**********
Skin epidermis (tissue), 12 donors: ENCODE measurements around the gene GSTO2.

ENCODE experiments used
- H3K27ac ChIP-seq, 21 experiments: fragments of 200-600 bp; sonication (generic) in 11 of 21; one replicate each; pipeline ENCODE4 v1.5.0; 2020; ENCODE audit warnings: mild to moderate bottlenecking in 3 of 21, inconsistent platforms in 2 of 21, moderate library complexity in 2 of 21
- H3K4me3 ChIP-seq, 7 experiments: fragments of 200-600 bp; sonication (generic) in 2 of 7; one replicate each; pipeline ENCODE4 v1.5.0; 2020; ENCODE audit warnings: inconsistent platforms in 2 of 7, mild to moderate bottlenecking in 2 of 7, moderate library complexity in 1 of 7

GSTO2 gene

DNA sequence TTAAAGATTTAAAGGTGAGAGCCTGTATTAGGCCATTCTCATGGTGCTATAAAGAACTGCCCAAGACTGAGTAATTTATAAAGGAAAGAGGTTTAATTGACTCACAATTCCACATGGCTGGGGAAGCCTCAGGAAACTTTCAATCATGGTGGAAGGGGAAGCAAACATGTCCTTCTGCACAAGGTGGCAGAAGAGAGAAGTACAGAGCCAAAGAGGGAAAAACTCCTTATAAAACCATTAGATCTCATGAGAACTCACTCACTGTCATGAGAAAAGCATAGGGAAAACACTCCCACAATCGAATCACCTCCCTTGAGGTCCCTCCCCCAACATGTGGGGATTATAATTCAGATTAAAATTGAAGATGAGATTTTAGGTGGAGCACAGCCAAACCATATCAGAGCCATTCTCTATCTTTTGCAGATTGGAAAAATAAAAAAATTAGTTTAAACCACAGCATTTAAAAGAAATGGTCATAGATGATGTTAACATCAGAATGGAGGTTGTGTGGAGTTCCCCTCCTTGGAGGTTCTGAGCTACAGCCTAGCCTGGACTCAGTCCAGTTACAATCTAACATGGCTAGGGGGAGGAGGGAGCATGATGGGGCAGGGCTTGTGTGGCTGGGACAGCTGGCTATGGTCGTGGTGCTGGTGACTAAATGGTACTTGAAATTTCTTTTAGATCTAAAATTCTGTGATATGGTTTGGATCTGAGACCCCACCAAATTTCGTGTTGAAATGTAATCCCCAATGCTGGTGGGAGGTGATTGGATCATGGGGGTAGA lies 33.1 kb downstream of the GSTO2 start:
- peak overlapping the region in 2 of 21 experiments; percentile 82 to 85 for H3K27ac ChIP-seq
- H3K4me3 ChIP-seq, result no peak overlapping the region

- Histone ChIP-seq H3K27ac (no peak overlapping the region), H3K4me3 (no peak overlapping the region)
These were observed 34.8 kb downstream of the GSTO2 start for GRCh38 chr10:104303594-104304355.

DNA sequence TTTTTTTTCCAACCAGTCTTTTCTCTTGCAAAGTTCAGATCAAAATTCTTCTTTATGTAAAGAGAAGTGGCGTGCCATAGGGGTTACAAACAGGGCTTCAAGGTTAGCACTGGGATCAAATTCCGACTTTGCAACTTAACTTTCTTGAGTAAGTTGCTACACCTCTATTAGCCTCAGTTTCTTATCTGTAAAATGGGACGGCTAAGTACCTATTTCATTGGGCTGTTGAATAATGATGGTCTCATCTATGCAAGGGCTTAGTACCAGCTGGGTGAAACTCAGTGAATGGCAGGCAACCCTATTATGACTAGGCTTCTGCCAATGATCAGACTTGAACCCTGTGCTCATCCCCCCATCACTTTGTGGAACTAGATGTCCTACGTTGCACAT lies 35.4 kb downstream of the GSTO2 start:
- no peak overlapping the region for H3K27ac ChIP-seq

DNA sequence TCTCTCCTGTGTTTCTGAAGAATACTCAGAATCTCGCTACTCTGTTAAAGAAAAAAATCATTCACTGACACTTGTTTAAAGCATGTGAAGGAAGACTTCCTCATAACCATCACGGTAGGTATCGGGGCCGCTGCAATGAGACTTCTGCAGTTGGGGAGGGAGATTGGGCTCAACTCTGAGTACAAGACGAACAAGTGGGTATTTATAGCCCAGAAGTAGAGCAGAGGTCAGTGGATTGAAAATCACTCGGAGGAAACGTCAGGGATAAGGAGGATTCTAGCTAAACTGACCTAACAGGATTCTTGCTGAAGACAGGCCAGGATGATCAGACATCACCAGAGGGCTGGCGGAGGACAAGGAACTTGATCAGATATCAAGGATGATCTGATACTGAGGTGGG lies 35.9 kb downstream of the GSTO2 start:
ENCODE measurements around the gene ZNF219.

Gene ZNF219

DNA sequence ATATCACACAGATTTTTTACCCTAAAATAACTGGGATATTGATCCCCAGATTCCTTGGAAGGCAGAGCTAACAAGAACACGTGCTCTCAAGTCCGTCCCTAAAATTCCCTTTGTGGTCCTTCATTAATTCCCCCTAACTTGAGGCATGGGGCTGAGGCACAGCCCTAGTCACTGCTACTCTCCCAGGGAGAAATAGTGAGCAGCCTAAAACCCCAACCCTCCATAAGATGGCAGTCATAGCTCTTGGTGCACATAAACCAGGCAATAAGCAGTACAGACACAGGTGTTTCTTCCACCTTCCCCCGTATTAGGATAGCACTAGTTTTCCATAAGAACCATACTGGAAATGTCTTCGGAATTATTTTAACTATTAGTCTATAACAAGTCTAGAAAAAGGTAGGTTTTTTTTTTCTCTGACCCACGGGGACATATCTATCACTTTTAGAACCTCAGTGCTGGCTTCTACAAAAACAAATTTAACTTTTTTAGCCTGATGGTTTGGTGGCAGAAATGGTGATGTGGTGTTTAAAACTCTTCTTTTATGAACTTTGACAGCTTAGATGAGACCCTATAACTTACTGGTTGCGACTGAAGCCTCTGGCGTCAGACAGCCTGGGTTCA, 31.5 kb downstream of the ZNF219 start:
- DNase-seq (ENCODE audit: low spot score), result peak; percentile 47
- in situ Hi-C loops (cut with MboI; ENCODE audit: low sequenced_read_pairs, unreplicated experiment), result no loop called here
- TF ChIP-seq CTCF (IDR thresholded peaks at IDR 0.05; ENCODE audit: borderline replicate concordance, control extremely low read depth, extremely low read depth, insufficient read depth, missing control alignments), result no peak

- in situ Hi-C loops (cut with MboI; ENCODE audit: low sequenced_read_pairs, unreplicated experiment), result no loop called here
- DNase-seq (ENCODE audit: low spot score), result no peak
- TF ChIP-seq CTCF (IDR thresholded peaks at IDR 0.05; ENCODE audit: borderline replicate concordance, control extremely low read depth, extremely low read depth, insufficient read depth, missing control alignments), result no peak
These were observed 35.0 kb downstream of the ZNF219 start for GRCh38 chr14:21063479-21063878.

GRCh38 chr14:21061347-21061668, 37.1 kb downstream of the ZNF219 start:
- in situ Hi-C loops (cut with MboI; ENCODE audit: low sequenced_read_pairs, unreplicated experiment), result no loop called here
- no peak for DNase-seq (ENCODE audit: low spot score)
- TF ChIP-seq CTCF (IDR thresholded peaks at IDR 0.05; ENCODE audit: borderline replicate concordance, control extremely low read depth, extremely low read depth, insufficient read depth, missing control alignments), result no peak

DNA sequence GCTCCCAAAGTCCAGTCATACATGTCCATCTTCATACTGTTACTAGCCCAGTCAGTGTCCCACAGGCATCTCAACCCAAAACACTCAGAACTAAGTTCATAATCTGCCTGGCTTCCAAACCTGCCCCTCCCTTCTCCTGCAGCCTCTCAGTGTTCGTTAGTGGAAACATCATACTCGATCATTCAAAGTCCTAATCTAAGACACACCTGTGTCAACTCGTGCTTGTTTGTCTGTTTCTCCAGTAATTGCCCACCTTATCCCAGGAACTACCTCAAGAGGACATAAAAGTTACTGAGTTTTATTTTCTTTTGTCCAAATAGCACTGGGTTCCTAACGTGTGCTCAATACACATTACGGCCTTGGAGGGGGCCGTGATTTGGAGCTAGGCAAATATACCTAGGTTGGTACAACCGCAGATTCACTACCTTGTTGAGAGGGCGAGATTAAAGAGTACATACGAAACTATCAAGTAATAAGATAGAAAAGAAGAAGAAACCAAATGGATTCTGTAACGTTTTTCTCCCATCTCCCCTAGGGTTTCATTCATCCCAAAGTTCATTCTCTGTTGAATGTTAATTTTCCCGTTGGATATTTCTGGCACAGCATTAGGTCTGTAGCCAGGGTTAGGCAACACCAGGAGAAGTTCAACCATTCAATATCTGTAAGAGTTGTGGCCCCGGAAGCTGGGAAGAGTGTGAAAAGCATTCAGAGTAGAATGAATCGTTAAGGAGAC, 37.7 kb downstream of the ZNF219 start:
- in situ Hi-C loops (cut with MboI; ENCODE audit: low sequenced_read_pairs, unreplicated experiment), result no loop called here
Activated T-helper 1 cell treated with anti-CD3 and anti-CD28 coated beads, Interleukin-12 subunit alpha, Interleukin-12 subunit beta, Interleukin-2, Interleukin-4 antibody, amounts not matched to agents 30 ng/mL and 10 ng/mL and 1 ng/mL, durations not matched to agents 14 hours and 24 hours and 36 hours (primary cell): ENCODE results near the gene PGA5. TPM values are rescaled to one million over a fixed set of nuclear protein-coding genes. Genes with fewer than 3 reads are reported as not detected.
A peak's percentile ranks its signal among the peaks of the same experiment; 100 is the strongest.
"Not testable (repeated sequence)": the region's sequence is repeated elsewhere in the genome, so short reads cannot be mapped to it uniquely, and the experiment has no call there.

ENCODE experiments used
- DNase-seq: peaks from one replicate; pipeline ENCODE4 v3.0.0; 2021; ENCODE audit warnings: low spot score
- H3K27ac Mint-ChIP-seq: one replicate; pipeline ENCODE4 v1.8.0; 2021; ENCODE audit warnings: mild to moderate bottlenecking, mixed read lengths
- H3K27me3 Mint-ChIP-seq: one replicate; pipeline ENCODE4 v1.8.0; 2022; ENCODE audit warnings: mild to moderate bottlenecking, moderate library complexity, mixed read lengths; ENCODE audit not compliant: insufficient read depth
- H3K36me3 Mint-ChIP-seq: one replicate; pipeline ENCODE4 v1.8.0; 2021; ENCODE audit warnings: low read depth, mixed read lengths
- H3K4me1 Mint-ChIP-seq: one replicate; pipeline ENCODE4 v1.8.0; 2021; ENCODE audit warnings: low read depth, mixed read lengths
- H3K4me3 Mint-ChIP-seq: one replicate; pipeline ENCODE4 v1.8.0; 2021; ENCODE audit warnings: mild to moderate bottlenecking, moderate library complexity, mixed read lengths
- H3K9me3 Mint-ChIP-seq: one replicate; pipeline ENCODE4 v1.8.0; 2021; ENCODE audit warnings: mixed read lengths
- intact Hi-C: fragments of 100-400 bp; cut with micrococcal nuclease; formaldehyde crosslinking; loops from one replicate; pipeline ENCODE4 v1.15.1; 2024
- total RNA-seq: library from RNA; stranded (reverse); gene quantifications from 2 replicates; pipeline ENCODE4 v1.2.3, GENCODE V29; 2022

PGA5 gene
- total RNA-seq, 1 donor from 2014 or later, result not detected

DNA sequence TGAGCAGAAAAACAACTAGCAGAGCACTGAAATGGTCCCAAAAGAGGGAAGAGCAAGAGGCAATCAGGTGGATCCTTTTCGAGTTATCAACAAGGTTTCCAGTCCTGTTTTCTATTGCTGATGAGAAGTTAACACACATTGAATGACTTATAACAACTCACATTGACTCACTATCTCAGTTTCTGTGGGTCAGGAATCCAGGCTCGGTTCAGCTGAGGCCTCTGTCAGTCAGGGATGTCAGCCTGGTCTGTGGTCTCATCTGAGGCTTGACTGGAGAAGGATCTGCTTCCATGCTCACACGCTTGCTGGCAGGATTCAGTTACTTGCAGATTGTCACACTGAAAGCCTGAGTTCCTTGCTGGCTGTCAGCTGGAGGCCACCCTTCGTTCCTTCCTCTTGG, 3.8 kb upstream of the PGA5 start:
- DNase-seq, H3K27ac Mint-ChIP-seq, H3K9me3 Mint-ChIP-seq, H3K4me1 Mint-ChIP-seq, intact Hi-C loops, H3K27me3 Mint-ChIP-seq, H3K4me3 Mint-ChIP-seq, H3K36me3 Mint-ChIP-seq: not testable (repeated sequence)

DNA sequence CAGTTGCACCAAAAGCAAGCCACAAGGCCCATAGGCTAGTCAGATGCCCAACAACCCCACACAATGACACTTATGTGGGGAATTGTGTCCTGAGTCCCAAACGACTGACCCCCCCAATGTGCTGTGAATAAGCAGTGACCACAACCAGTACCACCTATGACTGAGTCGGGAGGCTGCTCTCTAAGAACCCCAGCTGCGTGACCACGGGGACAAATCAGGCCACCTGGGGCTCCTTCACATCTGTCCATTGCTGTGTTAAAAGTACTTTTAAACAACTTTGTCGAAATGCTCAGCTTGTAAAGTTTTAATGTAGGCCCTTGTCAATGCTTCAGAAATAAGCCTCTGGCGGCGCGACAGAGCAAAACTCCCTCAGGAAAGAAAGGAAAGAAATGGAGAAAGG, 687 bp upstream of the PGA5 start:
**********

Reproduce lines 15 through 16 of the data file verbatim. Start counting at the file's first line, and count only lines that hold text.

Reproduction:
Gene ZNF219

DNA sequence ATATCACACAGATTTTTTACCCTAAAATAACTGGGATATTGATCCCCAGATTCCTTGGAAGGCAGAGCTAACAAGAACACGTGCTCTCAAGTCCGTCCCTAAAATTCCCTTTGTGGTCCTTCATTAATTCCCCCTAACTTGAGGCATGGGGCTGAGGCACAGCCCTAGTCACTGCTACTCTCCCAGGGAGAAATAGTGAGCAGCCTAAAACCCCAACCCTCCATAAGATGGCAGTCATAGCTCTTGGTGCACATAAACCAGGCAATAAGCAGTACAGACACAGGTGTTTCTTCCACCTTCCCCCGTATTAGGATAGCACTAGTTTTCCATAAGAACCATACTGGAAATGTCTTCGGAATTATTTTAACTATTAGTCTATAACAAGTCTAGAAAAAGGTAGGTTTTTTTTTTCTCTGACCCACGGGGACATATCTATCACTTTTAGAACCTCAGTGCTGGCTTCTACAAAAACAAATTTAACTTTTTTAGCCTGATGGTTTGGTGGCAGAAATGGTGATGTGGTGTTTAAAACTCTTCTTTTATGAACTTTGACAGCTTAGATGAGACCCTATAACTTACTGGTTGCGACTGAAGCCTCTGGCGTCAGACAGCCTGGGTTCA, 31.5 kb downstream of the ZNF219 start: